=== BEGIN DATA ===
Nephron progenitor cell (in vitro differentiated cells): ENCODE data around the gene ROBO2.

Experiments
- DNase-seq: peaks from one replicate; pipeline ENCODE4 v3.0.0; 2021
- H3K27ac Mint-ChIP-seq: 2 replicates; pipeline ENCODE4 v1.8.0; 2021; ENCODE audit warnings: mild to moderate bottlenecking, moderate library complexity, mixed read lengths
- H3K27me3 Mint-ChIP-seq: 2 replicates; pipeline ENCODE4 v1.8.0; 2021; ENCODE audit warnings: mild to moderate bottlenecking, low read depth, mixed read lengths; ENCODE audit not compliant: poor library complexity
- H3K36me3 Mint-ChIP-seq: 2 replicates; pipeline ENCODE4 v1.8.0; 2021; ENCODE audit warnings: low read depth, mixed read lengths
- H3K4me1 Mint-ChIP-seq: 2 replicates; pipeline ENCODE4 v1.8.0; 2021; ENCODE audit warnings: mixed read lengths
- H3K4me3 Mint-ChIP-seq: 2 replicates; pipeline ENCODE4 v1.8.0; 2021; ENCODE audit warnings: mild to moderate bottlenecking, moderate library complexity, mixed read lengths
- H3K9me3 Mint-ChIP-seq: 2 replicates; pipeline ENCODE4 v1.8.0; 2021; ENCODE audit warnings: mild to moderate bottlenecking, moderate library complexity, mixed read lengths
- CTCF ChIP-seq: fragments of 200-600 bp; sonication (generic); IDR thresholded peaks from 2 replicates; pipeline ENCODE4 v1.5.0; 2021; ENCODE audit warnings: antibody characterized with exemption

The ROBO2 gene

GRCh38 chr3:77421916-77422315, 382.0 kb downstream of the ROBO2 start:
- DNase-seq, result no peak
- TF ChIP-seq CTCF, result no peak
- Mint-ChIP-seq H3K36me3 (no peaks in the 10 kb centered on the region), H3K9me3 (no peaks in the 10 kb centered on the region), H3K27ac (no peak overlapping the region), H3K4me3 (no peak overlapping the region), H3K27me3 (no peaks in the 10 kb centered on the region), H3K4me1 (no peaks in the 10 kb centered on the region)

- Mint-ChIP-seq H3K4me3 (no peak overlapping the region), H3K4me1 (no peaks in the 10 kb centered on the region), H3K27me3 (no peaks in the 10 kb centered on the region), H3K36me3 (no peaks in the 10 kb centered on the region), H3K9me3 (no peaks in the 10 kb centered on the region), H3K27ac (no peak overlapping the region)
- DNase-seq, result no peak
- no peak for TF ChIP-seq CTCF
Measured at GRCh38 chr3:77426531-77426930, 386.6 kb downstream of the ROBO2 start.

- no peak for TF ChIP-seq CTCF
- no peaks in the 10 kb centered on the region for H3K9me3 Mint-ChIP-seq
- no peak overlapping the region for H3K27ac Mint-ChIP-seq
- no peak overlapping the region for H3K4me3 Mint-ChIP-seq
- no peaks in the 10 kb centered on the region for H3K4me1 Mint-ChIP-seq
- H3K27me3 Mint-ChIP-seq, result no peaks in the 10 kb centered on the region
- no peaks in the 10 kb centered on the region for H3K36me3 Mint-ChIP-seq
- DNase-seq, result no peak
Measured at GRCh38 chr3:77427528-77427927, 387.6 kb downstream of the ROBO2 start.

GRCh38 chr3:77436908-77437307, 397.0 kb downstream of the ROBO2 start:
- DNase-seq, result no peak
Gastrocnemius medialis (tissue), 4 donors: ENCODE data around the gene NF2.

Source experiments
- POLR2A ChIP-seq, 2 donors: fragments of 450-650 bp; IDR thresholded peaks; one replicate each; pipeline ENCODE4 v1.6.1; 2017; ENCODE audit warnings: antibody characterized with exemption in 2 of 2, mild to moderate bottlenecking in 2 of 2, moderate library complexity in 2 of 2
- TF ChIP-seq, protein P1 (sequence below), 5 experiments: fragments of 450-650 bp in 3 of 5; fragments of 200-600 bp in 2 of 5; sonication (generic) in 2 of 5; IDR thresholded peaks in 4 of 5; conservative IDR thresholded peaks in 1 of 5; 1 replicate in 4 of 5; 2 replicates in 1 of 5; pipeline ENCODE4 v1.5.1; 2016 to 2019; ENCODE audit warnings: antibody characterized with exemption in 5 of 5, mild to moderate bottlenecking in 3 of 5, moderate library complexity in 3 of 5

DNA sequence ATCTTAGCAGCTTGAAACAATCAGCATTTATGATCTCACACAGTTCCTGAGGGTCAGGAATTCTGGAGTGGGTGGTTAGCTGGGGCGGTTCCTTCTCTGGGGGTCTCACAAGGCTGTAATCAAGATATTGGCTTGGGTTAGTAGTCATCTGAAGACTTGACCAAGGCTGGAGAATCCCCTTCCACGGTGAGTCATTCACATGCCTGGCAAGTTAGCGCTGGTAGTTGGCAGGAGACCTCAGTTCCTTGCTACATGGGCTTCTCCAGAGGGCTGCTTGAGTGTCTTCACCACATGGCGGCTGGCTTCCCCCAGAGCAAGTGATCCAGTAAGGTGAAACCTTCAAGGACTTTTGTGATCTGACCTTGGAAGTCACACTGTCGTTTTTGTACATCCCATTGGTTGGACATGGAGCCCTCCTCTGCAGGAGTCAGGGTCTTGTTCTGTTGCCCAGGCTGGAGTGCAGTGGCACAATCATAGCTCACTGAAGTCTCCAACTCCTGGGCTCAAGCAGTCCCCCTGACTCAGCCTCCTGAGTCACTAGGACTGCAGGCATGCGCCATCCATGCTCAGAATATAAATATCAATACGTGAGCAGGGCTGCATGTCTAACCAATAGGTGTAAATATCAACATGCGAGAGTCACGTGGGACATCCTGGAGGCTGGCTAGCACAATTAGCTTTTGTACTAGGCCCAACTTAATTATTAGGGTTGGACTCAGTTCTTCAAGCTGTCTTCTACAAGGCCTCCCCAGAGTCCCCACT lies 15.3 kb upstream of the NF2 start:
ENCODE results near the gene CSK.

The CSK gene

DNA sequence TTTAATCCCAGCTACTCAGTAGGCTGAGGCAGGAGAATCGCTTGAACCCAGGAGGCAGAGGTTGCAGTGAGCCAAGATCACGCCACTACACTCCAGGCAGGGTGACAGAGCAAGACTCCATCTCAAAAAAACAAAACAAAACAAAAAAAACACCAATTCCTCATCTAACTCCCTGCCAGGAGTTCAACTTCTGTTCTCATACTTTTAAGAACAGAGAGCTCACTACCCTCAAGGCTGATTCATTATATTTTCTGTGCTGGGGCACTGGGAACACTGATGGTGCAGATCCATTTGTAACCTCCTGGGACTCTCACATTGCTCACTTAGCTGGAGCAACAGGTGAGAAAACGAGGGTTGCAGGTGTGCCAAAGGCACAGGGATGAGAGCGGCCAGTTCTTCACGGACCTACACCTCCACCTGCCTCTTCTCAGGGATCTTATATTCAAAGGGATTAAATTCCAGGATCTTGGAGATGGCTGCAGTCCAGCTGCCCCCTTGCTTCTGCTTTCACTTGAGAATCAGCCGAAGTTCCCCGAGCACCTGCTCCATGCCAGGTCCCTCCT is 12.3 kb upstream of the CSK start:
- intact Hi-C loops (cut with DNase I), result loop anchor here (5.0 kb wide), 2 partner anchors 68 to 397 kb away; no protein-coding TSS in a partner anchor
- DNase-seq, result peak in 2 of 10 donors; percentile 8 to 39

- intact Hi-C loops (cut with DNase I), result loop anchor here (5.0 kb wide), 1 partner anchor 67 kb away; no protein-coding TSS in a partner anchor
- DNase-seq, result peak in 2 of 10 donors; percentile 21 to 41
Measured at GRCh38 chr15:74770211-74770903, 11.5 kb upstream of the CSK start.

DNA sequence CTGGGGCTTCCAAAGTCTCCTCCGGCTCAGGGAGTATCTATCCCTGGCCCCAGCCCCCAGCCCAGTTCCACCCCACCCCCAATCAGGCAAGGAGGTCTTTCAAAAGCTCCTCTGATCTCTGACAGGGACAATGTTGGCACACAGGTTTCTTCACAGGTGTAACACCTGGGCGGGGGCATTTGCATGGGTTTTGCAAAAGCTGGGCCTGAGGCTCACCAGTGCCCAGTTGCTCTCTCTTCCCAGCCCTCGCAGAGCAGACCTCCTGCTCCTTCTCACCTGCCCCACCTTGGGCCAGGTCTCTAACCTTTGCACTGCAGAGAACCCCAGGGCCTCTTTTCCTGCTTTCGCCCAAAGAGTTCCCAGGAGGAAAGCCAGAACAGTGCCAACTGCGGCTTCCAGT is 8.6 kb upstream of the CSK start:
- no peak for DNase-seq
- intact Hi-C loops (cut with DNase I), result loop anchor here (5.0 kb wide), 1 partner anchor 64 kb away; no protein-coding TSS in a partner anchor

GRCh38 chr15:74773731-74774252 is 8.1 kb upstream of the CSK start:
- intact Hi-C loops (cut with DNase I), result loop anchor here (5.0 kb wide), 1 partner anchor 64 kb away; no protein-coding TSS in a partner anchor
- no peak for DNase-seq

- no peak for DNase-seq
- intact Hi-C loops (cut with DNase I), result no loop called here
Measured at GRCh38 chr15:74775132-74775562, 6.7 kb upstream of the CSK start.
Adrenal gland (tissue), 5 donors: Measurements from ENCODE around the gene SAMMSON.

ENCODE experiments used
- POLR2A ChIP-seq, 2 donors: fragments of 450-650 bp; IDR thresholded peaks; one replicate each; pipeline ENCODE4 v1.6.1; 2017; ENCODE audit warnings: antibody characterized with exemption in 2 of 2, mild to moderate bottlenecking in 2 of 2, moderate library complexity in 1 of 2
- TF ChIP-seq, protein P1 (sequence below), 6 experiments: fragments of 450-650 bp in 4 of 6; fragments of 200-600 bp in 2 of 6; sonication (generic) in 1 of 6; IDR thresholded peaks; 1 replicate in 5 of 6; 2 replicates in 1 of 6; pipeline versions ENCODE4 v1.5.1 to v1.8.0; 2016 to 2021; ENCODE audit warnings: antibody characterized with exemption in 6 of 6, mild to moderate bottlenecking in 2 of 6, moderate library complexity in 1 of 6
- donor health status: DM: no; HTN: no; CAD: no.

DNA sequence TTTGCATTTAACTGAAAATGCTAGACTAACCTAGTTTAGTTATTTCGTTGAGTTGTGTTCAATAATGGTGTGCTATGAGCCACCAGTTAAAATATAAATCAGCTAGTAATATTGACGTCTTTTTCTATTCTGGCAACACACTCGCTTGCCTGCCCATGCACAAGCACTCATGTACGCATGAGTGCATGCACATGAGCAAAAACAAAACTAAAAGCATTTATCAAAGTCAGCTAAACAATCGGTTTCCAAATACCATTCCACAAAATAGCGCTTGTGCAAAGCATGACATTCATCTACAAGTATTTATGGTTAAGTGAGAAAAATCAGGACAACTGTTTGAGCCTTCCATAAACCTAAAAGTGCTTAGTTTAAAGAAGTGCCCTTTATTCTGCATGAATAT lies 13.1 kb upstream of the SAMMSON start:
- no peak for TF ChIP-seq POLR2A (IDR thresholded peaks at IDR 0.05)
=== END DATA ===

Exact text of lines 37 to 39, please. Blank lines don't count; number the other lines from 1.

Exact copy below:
The CSK gene

DNA sequence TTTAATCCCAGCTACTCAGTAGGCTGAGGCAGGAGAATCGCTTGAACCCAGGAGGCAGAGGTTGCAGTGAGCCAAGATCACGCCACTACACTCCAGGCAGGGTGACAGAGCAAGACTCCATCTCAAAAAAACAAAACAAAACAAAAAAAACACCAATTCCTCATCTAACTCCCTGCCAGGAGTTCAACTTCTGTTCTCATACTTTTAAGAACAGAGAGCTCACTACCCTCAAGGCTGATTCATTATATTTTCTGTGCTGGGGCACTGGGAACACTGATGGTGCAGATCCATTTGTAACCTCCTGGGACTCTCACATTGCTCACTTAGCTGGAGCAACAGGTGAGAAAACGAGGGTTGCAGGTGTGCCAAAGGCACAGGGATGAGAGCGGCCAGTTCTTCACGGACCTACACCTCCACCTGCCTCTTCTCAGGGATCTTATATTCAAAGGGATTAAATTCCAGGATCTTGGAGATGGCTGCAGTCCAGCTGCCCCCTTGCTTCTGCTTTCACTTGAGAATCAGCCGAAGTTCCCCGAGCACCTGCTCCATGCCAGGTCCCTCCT is 12.3 kb upstream of the CSK start:
- intact Hi-C loops (cut with DNase I), result loop anchor here (5.0 kb wide), 2 partner anchors 68 to 397 kb away; no protein-coding TSS in a partner anchor